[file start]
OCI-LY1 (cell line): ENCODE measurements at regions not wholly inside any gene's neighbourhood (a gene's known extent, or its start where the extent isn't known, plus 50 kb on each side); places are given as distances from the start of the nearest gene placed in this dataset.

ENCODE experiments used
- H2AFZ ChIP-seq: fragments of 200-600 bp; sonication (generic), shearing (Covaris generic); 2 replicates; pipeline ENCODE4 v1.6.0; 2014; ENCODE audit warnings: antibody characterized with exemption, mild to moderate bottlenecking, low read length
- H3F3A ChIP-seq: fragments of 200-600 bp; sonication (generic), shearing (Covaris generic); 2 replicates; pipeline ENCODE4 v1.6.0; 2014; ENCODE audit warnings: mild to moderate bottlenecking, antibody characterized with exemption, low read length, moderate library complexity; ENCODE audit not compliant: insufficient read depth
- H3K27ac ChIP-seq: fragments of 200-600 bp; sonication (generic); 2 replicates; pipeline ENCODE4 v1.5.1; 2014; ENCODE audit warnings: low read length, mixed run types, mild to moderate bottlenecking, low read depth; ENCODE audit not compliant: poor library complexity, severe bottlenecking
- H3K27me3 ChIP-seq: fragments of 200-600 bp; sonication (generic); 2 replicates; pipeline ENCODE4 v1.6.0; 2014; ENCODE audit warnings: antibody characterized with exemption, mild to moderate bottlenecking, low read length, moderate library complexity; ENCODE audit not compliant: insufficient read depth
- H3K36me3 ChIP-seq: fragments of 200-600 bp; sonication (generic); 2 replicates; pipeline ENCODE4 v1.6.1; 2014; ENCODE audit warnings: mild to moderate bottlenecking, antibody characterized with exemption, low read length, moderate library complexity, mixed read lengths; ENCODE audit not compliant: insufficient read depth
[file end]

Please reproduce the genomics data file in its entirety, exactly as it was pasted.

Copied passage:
OCI-LY1 (cell line): ENCODE measurements at regions not wholly inside any gene's neighbourhood (a gene's known extent, or its start where the extent isn't known, plus 50 kb on each side); places are given as distances from the start of the nearest gene placed in this dataset.

ENCODE experiments used
- H2AFZ ChIP-seq: fragments of 200-600 bp; sonication (generic), shearing (Covaris generic); 2 replicates; pipeline ENCODE4 v1.6.0; 2014; ENCODE audit warnings: antibody characterized with exemption, mild to moderate bottlenecking, low read length
- H3F3A ChIP-seq: fragments of 200-600 bp; sonication (generic), shearing (Covaris generic); 2 replicates; pipeline ENCODE4 v1.6.0; 2014; ENCODE audit warnings: mild to moderate bottlenecking, antibody characterized with exemption, low read length, moderate library complexity; ENCODE audit not compliant: insufficient read depth
- H3K27ac ChIP-seq: fragments of 200-600 bp; sonication (generic); 2 replicates; pipeline ENCODE4 v1.5.1; 2014; ENCODE audit warnings: low read length, mixed run types, mild to moderate bottlenecking, low read depth; ENCODE audit not compliant: poor library complexity, severe bottlenecking
- H3K27me3 ChIP-seq: fragments of 200-600 bp; sonication (generic); 2 replicates; pipeline ENCODE4 v1.6.0; 2014; ENCODE audit warnings: antibody characterized with exemption, mild to moderate bottlenecking, low read length, moderate library complexity; ENCODE audit not compliant: insufficient read depth
- H3K36me3 ChIP-seq: fragments of 200-600 bp; sonication (generic); 2 replicates; pipeline ENCODE4 v1.6.1; 2014; ENCODE audit warnings: mild to moderate bottlenecking, antibody characterized with exemption, low read length, moderate library complexity, mixed read lengths; ENCODE audit not compliant: insufficient read depth